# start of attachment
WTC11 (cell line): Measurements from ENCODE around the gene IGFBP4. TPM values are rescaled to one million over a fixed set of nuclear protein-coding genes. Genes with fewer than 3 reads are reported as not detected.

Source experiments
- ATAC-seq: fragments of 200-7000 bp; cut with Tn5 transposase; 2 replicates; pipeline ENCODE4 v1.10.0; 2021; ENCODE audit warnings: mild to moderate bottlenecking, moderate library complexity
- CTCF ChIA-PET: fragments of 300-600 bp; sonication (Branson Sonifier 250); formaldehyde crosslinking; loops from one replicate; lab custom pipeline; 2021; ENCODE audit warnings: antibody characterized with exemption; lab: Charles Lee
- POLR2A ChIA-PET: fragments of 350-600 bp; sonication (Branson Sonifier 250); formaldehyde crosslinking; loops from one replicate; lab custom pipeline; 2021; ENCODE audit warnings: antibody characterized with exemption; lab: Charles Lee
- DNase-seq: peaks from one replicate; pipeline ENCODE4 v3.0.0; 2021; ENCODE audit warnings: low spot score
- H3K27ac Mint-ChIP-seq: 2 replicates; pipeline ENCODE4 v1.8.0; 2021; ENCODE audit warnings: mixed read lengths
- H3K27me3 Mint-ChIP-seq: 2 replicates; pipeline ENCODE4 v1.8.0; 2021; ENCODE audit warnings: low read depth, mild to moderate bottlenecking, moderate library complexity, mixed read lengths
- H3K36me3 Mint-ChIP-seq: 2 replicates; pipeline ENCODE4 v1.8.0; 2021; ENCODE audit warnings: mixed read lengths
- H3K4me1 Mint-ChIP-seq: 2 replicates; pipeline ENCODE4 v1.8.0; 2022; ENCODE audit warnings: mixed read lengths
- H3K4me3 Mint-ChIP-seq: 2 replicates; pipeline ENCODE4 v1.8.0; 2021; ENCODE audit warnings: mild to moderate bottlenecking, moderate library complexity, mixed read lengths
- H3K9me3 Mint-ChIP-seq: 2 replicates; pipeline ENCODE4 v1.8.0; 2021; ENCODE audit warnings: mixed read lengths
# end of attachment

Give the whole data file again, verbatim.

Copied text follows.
WTC11 (cell line): Measurements from ENCODE around the gene IGFBP4. TPM values are rescaled to one million over a fixed set of nuclear protein-coding genes. Genes with fewer than 3 reads are reported as not detected.

Source experiments
- ATAC-seq: fragments of 200-7000 bp; cut with Tn5 transposase; 2 replicates; pipeline ENCODE4 v1.10.0; 2021; ENCODE audit warnings: mild to moderate bottlenecking, moderate library complexity
- CTCF ChIA-PET: fragments of 300-600 bp; sonication (Branson Sonifier 250); formaldehyde crosslinking; loops from one replicate; lab custom pipeline; 2021; ENCODE audit warnings: antibody characterized with exemption; lab: Charles Lee
- POLR2A ChIA-PET: fragments of 350-600 bp; sonication (Branson Sonifier 250); formaldehyde crosslinking; loops from one replicate; lab custom pipeline; 2021; ENCODE audit warnings: antibody characterized with exemption; lab: Charles Lee
- DNase-seq: peaks from one replicate; pipeline ENCODE4 v3.0.0; 2021; ENCODE audit warnings: low spot score
- H3K27ac Mint-ChIP-seq: 2 replicates; pipeline ENCODE4 v1.8.0; 2021; ENCODE audit warnings: mixed read lengths
- H3K27me3 Mint-ChIP-seq: 2 replicates; pipeline ENCODE4 v1.8.0; 2021; ENCODE audit warnings: low read depth, mild to moderate bottlenecking, moderate library complexity, mixed read lengths
- H3K36me3 Mint-ChIP-seq: 2 replicates; pipeline ENCODE4 v1.8.0; 2021; ENCODE audit warnings: mixed read lengths
- H3K4me1 Mint-ChIP-seq: 2 replicates; pipeline ENCODE4 v1.8.0; 2022; ENCODE audit warnings: mixed read lengths
- H3K4me3 Mint-ChIP-seq: 2 replicates; pipeline ENCODE4 v1.8.0; 2021; ENCODE audit warnings: mild to moderate bottlenecking, moderate library complexity, mixed read lengths
- H3K9me3 Mint-ChIP-seq: 2 replicates; pipeline ENCODE4 v1.8.0; 2021; ENCODE audit warnings: mixed read lengths